In June of 2003 the Board of Directors made the decision to change the name of the Central Alberta Sexual Assault Centre to the Crisis Centre. School Wellness Workers, counsellors and clients asked for the change. The purpose of the change was to encourage young persons to access our services without feeling the negative stigma of “sexual assault”. In February 2004 the Crisis Centre was the recipient of $30,000.00 from the local production of the Vagina Monologues. This generous donation fuelled the desire to find a more suitable location for the Crisis Centre and these funds were ear marked for that purpose. In June of 2005 the Crisis Centre moved into the current premises donated by an anonymous donor. The Rotary Club of Red Deer Sunrise provided a $50,000 donation to furnish the new space (Our Boardroom has been named after the Rotary Club of Red Deer) while a donation of $125,000 from Alberta Lottery (Community Facility Enhancement Program Grant) provided dollars to construct the interior.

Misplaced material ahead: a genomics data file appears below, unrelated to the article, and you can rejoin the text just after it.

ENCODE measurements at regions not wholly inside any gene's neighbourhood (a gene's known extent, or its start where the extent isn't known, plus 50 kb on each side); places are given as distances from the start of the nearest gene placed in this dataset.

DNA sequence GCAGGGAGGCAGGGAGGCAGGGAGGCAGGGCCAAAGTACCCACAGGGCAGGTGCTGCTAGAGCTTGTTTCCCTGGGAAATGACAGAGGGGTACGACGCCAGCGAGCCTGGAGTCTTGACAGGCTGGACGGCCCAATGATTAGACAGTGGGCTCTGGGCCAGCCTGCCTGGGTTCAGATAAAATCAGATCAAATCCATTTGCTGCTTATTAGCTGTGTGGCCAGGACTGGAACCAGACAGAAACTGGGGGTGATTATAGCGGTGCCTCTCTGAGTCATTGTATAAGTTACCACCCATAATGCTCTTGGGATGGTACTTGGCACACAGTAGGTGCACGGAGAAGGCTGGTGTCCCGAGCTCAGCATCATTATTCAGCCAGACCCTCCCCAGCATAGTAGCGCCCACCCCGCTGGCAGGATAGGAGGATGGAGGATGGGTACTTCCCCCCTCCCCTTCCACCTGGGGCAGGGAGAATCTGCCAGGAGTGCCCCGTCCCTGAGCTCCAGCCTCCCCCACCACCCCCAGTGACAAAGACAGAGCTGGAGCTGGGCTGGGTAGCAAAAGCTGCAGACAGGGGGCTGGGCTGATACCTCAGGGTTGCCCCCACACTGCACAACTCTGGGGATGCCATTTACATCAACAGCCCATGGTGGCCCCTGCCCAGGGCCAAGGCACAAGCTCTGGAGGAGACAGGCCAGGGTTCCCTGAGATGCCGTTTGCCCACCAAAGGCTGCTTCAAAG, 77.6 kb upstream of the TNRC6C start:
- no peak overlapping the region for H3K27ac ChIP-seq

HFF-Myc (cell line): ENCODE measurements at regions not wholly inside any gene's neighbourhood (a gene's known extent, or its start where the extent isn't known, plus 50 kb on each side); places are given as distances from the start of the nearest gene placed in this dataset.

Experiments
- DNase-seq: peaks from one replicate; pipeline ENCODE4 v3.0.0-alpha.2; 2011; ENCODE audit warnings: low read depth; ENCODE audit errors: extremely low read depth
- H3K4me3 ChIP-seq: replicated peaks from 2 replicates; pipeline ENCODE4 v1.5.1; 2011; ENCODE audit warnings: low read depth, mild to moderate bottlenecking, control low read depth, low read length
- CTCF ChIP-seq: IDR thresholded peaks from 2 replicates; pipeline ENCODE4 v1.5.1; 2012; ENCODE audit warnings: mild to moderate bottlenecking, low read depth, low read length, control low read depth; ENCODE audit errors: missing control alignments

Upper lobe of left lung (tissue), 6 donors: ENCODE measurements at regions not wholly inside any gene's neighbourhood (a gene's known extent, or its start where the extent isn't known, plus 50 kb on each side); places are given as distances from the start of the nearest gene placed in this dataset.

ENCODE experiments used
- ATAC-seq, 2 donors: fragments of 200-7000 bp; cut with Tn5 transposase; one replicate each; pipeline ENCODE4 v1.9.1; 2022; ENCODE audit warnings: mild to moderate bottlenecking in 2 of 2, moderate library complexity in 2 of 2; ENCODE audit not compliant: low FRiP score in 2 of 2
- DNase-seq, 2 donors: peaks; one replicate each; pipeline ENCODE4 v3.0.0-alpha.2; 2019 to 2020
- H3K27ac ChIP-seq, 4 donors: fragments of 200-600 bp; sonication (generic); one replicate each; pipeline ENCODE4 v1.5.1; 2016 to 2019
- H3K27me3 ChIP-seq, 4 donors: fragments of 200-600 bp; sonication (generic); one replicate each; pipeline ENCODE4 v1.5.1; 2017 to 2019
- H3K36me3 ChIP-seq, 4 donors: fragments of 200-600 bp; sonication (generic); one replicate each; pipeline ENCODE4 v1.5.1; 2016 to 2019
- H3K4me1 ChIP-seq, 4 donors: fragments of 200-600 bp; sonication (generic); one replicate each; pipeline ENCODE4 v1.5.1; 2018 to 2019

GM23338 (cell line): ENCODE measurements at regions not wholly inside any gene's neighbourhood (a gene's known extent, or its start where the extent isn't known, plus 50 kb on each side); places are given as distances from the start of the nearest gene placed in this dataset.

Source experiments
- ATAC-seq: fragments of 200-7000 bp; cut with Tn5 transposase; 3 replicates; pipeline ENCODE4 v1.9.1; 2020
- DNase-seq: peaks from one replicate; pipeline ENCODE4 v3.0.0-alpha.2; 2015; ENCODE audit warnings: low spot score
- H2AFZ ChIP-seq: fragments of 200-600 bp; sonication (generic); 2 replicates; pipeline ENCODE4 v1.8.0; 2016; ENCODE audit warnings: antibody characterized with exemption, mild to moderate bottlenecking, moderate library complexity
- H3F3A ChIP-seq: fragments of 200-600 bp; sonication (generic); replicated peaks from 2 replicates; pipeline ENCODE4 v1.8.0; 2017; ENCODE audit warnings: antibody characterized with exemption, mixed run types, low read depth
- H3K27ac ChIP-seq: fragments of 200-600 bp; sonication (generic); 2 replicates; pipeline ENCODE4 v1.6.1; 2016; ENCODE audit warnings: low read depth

In October of 2005, the Provincial Government (Children’s Services) began funding Sexual Assault Centres across Alberta. In 2006 the Crisis Centre hired a full time educator and, with the help of this funding, professional counseling services were able to expand. By 2007 the staff also included 1.5 FTE counselors and a part time children’s therapist. Effective April 15, 2008, the Crisis Centre re-focused its 24 hour help line service on sexual assault, discontinuing the generic crisis line. Anyone experiencing an issue that has a sexual connotation was encouraged to call. This includes victims of recent and historic sexual assault, sexual harassment, stalking and criminal harassment, and child sex abuse. The United Way of Central Alberta has continued to provide ongoing funding for this valuable service as well as for other essential operational expenses. In 2008 founding Executive Director Dianne Howarth retired, leaving behind a solid legacy committed to the provision of services and supports to Central Albertans dealing with the aftermath of sexual assault/sexual abuse. By 2011 it became evident that the name “Crisis Centre” was no longer a good fit for an organization fully focused on providing education, support and counseling specifically to those affected by sexual assault/sexual abuse. On April 3, 2012 the name was once again officially changed to the Central Alberta Sexual Assault Support Centre (CASASC). This long name clearly denotes who we are, what we do and where we provide the services. At the same time a new logo was introduced. The two ‘individuals’, arms raised to the sky represent, healing and wellness. The colour green symbolizes growth, stability and endurance and the blue, faith, trust, healing and understanding. CASASC exists to empower individuals, families and communities regarding all aspects of Sexual Abuse and Sexual Assault. Our doors are open to everyone, women and men, youth and children (aged 4-17) and LGBTQ.